Over 3,500 airlines and business jet operators globally will have to sign up to the new European Union Emissions Trading Scheme by 2012 or face either financial penalties or a ban, the EU has warned.
In its official gazette, the EU has published a list of operators, which includes the likes of Lufthansa, Qantas, KLM, Emirates and United, that could be penalised unless they comply.
The list in the Official Journal of the European Union also includes hundreds of private business jet operators, as well as European airplane manufacturers Airbus and Dassault.
Under the programme, operators will have to submit plans for monitoring their emissions by January 2010.
“Aviation has been included into the emissions trading scheme and this list is part of a directive that was adopted in 2008 to bring the aviation sector into that scheme,” EU spokeswoman Katharina von Schnurbein said.
The EU’s list of airlines that must take part in the programme has been controversial because, aside from European operators, it also includes scores of airlines from other parts of the world flying into Europe.
The International Air Transport Association said airlines should submit their EU emission reports “under protest” but should first consult their legal departments.
It said airlines should comply with the EU’s requirements to avoid being penalised when the European Emissions Trading Scheme comes into force in 2012.
Fractional aircraft provider NetJets’ second-quarter revenues fell 43 percent year-over-year to $550 million, and for the first half dropped $1.024 billion–or 42 percent–from the same six-month period last year. According to parent company Berkshire Hathaway, NetJets’ declines reflected an 81-percent dive in aircraft sales and a 22-percent reduction in flight operations revenues “primarily due to lower flight revenue hours.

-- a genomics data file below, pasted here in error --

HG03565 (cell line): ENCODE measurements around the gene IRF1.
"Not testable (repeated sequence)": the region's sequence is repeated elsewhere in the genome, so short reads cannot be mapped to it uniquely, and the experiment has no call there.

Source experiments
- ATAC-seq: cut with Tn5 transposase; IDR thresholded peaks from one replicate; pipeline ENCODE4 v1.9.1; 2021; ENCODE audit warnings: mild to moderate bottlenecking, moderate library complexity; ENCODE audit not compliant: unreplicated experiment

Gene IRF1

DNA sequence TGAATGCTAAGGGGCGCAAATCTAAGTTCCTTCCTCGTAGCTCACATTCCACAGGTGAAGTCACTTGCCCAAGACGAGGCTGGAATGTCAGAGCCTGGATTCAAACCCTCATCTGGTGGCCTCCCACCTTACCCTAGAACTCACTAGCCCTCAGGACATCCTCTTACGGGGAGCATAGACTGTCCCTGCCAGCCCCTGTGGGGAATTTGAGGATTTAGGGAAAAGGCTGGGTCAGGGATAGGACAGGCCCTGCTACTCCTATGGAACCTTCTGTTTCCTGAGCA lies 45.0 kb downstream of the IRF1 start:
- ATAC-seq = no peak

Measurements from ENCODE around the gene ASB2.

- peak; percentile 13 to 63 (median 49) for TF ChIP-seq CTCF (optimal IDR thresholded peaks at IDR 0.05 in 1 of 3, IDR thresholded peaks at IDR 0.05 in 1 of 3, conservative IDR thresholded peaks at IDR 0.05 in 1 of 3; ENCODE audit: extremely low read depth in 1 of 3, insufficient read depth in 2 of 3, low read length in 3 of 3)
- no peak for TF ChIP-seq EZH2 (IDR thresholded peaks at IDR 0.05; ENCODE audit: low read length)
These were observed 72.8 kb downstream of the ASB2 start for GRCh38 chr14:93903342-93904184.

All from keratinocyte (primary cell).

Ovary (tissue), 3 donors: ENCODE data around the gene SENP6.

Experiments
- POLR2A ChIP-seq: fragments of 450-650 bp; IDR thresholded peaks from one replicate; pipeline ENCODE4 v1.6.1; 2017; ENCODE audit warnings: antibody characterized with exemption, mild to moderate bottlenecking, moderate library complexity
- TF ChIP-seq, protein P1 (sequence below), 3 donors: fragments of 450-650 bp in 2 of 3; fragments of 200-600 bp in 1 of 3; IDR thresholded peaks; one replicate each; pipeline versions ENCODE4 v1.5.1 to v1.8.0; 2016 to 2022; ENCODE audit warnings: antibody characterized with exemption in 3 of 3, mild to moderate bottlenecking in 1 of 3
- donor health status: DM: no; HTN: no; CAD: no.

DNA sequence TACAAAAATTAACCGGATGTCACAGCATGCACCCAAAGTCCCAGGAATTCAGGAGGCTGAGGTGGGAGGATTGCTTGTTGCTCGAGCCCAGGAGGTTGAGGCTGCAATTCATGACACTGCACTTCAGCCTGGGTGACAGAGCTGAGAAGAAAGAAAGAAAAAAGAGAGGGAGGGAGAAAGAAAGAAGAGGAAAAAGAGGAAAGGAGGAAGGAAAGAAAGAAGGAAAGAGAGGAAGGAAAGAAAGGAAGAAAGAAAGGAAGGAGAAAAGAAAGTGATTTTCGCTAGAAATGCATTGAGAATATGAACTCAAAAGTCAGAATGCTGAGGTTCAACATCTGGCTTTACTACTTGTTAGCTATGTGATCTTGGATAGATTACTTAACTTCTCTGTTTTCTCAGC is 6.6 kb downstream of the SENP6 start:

NetJets reported pre-tax losses of $253 million for the second quarter and $349 million for the first six months, compared with gains of $192 million and $255 million, respectively, in the same time frames last year. Further, Berkshire said that NetJets owns more airplanes than it requires for its present level of operations “and further downsizing will be required unless demand rebounds.
NetJets founder and now former chairman and CEO Richard Santulli left the company last Tuesday, just three days before Berkshire released its second-quarter results.
AIN by Chad Trautvetter
After a monthslong free fall, it feels like the business jet market is starting to stabilize, said Jack Pelton, head of Cessna Aircraft.
"At some point there, we'll be able to call the bottom," Pelton, the company's chairman, president and CEO, said of the drop in the market. "The negatives, like (order) cancellations are slowing down; we're starting to see orders start to rise again."
Aircraft deliveries are expected to hit their low next year, which will be followed by a steady climb, he said.
"The slope of that rise will be dependent on what the economy does," he said.
Pelton's boss, meanwhile, said Cessna's parent company is not interested in selling the Wichita company.
"I don't know where all the rumors come from," said Scott Donnelly, president and chief operating officer of Textron. "I think I can be clear that no one is interested in any way, shape or form in divesting Cessna out of Textron. It's a central asset of what Textron is."
- Molly McMilin - Kansas.com